I believe that the circuit is broken and we broke it. We shut ourselves off from God by finding tasty distractions that feed us for the moment but leave us always unsatisfied. Maybe what we need to do is shut off the noise and listen again. But that would be exceedingly difficult for us to do unless we live in retreat centers and throw out our phones, computers, televisions, and radios. Yeah, that isn’t going to happen so what can we do?
Well, maybe a little weed is right for some people.
I would suggest that if you need help getting away, getting quiet, opening up, well, maybe getting a little baked isn’t a bad idea. I wouldn’t tell someone with chronic pain to abstain from their pain pills when they go to church. I wouldn’t want someone with depression to go off their meds before they pray, read scripture, or worship. Diabetics don’t need to abstain from insulin to get into a worshipful space.
If I preach for the rest of my life a message of balance, I think I would be doing God’s will. See, my point is don’t over do it. We all make mistakes getting our consumption correct. Most of us can’t figure out how much to eat at most meals. People that come up with the perfect dosages of drugs have gone to school for a long time to do. So, if you think getting a little fuzzy sounds interesting, do me a solid and start small, OK? As the kids say, “a little dab will do ya.”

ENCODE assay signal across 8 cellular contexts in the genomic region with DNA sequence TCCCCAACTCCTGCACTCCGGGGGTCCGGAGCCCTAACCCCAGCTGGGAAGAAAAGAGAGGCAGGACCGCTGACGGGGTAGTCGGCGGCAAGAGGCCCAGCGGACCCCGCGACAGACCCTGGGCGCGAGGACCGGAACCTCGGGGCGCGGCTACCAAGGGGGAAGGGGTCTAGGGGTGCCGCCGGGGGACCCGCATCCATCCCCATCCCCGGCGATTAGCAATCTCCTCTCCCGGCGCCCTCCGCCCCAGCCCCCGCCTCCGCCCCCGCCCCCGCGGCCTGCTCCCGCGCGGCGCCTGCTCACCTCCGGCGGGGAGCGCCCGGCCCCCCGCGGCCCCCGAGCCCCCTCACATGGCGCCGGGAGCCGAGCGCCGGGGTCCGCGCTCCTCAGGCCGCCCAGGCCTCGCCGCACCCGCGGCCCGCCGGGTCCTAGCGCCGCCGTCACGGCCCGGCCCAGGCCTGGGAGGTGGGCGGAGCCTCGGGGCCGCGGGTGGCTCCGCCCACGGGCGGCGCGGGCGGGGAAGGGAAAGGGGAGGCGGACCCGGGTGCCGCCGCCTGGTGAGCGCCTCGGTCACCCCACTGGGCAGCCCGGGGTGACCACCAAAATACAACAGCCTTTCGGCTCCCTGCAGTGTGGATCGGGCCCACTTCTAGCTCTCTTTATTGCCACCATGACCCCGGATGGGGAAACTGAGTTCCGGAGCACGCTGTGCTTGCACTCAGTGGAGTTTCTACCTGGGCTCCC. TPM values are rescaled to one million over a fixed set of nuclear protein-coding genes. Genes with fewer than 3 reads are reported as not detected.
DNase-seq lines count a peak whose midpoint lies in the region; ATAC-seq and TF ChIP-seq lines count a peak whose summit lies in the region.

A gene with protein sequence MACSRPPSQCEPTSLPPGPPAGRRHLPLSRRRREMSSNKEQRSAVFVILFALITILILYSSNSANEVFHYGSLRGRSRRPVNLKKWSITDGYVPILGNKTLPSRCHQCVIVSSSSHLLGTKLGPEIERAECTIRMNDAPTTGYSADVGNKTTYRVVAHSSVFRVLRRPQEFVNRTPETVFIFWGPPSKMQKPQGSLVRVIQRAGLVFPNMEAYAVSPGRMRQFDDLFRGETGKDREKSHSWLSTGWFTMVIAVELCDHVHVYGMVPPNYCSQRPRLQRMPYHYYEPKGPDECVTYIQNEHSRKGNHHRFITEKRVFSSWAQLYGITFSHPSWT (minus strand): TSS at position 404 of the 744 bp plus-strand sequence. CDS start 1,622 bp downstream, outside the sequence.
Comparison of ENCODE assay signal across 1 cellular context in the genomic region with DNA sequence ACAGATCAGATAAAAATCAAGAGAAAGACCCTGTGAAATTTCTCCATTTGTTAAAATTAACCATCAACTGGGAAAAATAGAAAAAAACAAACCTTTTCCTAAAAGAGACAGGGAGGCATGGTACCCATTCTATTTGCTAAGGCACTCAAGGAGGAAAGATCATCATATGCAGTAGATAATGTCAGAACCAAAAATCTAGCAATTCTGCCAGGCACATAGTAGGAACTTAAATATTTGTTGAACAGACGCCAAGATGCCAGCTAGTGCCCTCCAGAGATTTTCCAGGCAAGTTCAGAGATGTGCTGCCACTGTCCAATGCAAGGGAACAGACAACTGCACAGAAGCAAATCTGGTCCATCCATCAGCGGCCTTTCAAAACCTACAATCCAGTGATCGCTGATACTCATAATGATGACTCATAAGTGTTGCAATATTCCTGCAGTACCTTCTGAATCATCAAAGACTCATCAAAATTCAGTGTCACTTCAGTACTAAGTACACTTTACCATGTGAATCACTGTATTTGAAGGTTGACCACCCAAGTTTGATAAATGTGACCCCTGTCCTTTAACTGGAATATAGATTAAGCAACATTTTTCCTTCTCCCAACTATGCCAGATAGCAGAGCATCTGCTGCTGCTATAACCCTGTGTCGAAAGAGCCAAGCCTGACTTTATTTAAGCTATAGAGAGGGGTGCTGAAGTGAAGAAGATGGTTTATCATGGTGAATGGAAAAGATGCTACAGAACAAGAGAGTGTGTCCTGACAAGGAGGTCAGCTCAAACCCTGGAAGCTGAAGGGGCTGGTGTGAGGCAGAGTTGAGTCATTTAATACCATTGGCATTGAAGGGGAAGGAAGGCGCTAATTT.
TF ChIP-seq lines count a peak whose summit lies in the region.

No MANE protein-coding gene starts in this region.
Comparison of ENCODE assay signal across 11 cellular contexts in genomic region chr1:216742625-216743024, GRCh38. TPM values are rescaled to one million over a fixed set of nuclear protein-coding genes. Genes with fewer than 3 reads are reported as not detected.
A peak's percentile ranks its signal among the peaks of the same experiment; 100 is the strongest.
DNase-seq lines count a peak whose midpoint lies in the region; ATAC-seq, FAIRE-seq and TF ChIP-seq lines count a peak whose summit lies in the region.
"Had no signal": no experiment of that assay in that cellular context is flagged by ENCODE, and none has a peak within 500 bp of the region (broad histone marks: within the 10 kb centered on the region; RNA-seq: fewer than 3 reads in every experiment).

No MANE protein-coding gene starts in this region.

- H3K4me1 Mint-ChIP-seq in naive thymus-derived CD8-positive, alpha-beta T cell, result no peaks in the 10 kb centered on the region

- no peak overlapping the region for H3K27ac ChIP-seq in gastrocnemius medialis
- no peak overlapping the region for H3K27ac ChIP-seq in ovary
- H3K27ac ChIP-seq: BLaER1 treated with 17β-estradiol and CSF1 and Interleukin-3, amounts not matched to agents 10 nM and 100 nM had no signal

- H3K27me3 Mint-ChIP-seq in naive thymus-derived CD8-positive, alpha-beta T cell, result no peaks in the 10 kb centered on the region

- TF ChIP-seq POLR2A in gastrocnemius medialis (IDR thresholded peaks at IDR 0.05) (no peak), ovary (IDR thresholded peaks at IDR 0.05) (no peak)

Apology: First, I have no idea if anyone says that besides me and where I heard/read it. Second, that was a pun: the lowest form of comedy. Ironically, puns imply a real command of the language and are, therefore, possible proof that you can’t be both smart and funny. I digress…
Now, if you are going to try this, don’t get couch-locked, don’t be a total stoner, don’t giggle, and for the love of all that is good, pure, holy and right, do not bring Cheetos into a house of worship. I’m actually more offended by snack foods in worship services than by someone smelling of little green.
I would suggest starting in the privacy of your own home during your devotional time. Get centered, safe, calm, and then fill your time with trusted voices. Good worship music, the Bible, known good writers and speakers. Experiment in private when you can afford to screw up.
Now, if you do decide to try this in an actual worship service, here are some guidelines I’d like to see clearly in place:
First, keep your mouth shut. I am totally serious about this. Shut up. This goes for other situations as well but especially if you are in a worship setting of any sort and you’ve taken a substance that is going to make you even slightly loopy, shut the fuck up. Oh, you will think you are brilliant and that you have something share. You don’t. Really, you don’t. Keep it to yourself or write it down so you have it for later. Do not say anything more than ‘hello’.